Texas was at the center of federal round-ups of so-called illegal immigrants as the Trump administration’s policy of getting tough on immigration got underway.
In February, Immigration and Customs Enforcement (ICE) officials arrested 51 foreign nationals in raids on the Austin and San Antonio areas.
They say 23 of those who were picked up had criminal convictions.
Although illegal immigrants with criminal convictions are identified as top priority for deportation, federal agents stand accused of picking up any undocumented bystanders they identity over the course of their investigation into “criminal aliens.”
Operation Cross Check targeted foreign nationals who are suspected of living in the United States illegally. It prioritized fugitives, re-entrants, or anyone with a criminal record.
Those picked up included a Mexican citizen previously from the country who was convicted of aggravated robbery, ICE officials said.
They also listed a citizen of El Salvador who admitted sexual assault of a child and a Mexican convicted of domestic violence charges as a repeat offender.
A report in The Statesman said 27 of the illegal immigrants were booked into Burnet County Jail after a statewide raid.
Capt. Matt Kimbler of Burnet County told The Statesman the county has a long record of working with Immigration and Customs Enforcement to detain immigrants. It keeps them for up to 72 hours.
The policy is at odds with that of Austin where the new sheriff Sally Hernandez has stopped cooperating with ICE to honor “detainer requests” unless the illegal immigrants in question have committed serious crimes.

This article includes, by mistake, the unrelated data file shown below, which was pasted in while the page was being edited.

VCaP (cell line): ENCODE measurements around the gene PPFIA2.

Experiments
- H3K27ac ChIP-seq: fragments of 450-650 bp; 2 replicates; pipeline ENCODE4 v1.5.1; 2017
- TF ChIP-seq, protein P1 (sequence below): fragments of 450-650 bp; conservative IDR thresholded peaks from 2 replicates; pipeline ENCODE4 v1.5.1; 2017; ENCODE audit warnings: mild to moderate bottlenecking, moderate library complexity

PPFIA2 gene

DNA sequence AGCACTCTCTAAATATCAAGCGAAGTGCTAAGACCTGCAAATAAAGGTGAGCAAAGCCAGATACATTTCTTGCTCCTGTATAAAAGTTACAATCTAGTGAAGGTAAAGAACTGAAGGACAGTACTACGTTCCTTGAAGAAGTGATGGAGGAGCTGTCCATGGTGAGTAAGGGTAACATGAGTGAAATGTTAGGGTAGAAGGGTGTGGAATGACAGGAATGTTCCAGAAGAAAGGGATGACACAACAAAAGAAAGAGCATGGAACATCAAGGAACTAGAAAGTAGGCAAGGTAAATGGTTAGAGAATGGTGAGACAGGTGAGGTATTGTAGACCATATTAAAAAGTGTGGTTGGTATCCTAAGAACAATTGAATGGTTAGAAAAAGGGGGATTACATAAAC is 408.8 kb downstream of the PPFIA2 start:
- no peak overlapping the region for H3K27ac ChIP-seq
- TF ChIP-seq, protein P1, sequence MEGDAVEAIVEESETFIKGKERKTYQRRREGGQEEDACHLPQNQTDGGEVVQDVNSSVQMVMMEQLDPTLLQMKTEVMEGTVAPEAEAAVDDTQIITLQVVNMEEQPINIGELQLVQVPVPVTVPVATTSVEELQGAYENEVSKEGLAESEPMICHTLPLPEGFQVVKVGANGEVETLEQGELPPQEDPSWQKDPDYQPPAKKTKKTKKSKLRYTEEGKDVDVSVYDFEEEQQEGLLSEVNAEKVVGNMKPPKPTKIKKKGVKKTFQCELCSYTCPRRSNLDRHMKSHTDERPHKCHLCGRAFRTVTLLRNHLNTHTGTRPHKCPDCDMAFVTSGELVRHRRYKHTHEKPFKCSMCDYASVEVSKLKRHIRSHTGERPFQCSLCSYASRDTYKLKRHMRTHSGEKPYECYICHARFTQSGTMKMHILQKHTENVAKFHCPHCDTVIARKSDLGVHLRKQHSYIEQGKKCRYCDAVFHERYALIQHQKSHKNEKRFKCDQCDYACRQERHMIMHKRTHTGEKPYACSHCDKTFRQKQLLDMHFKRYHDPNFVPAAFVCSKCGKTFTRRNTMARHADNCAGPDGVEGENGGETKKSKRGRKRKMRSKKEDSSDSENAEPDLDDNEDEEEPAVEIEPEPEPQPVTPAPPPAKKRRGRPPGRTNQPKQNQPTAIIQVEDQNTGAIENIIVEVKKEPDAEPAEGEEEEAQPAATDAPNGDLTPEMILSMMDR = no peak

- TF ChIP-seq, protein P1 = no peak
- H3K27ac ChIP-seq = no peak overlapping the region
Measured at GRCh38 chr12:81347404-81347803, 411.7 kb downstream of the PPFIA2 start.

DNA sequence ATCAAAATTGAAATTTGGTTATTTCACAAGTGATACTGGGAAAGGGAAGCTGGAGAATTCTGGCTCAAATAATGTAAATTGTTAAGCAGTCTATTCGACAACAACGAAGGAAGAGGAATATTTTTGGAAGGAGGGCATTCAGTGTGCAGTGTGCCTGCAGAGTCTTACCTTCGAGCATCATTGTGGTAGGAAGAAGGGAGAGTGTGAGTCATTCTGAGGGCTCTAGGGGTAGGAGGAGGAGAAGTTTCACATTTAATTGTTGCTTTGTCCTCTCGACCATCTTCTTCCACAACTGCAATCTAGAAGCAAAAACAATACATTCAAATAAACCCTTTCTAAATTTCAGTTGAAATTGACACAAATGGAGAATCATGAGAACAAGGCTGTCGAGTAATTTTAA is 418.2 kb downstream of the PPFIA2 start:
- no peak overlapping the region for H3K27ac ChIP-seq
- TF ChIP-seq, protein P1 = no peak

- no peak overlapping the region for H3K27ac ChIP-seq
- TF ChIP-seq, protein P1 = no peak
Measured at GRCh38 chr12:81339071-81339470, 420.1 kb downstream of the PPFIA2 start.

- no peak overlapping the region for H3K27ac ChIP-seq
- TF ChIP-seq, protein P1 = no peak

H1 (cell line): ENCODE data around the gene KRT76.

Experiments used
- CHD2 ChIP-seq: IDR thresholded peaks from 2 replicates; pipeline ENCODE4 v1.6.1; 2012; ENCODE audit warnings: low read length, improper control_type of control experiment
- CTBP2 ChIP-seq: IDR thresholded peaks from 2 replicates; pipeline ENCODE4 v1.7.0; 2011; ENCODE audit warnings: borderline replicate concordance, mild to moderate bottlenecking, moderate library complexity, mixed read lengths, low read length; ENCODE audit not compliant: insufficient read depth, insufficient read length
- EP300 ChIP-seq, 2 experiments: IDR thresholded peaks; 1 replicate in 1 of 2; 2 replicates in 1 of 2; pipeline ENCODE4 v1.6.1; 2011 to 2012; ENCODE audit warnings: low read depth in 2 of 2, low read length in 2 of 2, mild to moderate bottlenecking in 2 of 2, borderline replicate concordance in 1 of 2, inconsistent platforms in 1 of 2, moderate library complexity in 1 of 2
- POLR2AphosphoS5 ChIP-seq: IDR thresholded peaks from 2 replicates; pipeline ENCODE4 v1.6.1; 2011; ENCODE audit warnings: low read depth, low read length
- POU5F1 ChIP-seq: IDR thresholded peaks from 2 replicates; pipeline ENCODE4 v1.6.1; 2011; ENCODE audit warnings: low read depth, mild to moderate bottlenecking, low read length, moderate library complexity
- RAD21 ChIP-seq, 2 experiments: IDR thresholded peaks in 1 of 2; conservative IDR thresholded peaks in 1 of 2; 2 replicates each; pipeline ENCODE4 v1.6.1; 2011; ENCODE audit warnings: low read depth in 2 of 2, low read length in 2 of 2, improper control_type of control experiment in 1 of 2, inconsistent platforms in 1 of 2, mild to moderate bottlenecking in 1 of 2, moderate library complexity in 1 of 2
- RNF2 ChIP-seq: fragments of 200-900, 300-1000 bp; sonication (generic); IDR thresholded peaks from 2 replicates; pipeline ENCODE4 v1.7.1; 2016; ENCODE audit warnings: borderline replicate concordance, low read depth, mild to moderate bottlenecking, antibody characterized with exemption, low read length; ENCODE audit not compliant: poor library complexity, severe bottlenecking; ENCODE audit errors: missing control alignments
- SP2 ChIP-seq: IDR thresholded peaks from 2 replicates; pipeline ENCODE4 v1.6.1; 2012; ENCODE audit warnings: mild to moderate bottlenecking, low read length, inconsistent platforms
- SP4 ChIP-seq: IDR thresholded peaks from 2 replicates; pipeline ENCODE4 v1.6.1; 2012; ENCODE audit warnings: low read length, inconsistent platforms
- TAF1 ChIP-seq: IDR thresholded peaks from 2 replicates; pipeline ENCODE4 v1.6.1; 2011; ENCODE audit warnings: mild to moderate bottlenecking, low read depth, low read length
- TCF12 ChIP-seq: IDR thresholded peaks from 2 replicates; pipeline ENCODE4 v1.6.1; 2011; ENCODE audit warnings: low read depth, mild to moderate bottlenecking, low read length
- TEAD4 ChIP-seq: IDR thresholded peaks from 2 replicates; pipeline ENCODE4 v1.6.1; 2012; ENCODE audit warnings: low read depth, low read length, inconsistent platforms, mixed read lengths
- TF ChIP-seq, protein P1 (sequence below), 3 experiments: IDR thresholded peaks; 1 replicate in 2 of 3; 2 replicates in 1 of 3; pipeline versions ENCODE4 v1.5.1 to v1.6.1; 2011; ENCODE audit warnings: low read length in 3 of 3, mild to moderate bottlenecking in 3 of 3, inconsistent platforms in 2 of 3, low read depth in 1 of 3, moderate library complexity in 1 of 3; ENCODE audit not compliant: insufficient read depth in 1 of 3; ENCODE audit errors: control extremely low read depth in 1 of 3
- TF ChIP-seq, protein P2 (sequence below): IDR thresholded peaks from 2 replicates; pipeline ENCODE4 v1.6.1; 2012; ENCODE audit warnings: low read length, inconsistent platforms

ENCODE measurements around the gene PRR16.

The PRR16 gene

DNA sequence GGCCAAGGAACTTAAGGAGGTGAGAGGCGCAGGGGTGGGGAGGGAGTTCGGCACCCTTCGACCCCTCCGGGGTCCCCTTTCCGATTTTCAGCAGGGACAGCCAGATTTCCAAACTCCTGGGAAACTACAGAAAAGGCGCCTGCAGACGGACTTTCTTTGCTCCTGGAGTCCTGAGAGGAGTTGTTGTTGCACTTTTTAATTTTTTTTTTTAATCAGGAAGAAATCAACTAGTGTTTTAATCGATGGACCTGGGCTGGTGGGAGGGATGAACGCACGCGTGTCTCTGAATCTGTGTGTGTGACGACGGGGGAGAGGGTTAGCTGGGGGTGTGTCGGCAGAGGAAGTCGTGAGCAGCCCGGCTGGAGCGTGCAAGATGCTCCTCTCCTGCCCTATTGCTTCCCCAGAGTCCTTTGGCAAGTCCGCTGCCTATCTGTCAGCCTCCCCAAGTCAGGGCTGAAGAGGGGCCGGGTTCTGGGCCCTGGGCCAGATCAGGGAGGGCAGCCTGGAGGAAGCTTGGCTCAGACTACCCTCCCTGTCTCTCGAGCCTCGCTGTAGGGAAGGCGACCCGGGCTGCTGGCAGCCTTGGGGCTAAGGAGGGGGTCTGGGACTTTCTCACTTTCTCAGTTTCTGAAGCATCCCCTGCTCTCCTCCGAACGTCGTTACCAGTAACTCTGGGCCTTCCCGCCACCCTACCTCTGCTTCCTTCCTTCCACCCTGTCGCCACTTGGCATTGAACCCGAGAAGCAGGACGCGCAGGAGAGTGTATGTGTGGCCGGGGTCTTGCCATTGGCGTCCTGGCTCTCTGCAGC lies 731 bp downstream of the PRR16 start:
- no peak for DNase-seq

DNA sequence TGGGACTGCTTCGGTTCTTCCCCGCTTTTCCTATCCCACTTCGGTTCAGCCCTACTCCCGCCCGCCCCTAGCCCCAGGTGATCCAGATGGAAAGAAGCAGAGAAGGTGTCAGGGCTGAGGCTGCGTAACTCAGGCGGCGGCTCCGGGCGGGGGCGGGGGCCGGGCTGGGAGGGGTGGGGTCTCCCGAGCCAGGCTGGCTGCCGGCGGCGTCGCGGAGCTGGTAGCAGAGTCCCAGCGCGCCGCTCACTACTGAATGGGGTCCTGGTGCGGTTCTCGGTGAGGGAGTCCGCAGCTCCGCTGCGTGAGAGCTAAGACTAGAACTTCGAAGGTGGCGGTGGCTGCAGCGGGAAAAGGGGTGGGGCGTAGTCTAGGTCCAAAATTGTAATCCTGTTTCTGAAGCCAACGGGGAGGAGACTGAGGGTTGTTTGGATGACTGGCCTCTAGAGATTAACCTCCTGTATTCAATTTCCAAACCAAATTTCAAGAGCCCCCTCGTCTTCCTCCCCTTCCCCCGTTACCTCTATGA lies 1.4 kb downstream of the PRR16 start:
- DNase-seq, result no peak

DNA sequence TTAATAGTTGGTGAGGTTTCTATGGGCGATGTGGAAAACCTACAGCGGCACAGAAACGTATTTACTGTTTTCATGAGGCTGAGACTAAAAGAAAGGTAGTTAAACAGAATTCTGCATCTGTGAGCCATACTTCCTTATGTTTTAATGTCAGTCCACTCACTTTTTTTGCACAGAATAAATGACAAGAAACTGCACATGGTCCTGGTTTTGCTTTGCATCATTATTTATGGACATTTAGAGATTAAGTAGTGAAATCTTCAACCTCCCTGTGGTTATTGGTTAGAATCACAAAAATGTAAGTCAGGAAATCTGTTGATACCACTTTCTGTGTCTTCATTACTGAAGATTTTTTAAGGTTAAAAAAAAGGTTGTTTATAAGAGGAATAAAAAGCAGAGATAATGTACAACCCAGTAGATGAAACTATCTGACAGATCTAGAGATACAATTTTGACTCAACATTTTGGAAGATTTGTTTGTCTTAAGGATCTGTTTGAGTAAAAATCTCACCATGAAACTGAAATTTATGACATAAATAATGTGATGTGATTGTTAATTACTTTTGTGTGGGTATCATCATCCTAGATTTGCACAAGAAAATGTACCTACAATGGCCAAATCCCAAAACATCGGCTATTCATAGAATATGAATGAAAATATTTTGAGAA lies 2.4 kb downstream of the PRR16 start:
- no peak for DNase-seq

Kimbler told the media he wasn’t sure how many of the undocumented inmates came from arrests in Travis County.
Trump has maintained illegal immigrants are responsible for a disproportionate number of crimes. In his recent speech to Congress, he drew attention to crimes committed by undocumented immigrants and outlined a new office he is setting up to deal with the issue.
The Department of Homeland Security recently announced it would create the Victims of Immigration Crime Engagement office, or VOICE.
Some experts have taken issue with the assumption that immigrants commit more crimes. In a recent article, the New York Times cited research that points to immigrants committing fewer crimes than people born in the United States.
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